A skills based approach suggests planning each career move you make and how it relates to developing your desired skill set, something you are committed to improving throughout your career. In this blog, I would like to discuss how you can set the stage as you start employment with a new company. I will be drawing insights from the article Find Organizations that Support Career Development written by Sean Conrad in the blog Simply Hired.
With a plan in hand (from the planning stage of a skills based approach), you can communicate to your new employer exactly what you want to achieve while working for them. You can tell them what skills you want to develop, and ask them to help you on your path of enlightenment; your supervisors can steer you by giving you certain roles on upcoming projects, providing on-site training, funding further education, and finding a mentor who can guide you along the way.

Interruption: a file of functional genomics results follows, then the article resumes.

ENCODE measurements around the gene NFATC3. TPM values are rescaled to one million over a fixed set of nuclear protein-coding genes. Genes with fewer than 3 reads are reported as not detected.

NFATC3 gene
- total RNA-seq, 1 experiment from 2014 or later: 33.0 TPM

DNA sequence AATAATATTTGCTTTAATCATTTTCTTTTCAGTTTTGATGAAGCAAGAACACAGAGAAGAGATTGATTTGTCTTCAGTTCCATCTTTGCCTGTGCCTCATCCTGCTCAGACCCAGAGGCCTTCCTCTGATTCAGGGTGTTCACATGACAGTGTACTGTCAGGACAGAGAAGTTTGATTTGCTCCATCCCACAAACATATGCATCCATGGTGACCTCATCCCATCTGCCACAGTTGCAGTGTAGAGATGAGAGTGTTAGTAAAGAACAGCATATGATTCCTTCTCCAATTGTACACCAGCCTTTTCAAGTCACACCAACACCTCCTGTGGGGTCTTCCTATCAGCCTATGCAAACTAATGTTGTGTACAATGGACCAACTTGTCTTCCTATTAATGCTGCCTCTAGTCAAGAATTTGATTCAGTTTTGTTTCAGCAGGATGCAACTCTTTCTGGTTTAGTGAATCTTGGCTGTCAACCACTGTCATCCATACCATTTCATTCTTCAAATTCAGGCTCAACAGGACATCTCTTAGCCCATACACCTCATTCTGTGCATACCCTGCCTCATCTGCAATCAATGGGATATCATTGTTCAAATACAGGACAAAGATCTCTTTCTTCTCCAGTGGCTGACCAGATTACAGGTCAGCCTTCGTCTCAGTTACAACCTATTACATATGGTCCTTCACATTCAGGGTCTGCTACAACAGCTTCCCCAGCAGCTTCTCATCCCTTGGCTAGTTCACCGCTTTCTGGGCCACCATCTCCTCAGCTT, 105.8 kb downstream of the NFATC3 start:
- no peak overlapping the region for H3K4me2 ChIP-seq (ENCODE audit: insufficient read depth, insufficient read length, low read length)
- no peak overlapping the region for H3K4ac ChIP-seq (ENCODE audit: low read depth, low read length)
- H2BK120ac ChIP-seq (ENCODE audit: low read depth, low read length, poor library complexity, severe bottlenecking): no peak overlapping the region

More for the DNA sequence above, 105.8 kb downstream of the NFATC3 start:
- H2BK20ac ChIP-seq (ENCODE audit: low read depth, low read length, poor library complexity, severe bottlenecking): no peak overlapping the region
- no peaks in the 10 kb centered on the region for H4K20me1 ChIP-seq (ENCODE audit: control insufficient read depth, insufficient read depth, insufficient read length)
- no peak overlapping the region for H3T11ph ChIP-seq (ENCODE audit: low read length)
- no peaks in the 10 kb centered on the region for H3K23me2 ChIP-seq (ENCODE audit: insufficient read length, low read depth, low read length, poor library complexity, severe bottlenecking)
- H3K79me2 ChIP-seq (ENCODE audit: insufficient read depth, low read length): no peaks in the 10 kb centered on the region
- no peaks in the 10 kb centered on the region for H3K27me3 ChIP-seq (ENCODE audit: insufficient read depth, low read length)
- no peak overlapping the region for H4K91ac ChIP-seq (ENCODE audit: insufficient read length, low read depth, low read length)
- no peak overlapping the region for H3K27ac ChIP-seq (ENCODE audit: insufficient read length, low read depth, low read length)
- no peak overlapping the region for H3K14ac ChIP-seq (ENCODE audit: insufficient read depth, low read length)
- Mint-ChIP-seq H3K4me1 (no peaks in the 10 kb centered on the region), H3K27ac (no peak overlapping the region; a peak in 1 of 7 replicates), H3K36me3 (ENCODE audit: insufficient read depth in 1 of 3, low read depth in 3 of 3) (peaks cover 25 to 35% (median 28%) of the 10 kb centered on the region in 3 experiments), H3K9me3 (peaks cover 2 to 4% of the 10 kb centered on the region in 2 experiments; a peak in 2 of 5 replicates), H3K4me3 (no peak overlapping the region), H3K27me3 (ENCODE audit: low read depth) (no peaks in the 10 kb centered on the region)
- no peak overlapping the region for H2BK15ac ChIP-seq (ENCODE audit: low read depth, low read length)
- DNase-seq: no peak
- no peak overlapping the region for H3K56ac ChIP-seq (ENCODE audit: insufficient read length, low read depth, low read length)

It makes sense to be completely honest and direct regarding what you want to accomplish while working for your future employer. There are clear benefits for your future employer too; they can lessen the chance of you jumping at the next big opportunity – something that is becoming more common – by keeping you well incentivized and engaged with your current role with them. Mr. Conrad says you should identify whether your new employer has a goal-setting process, competency model or career path, and employment development – do they support the career development of their employees.
As you build the skills in your skill set, you need to get feedback regarding how well you are learning the desired skills. Part of it comes from self-reflection; part of it comes from feedback from your peers and supervisors. Mr. Conrad says you should identify whether your new employer has performance reviews and ongoing communications, so you know how well you are reaching their expectations.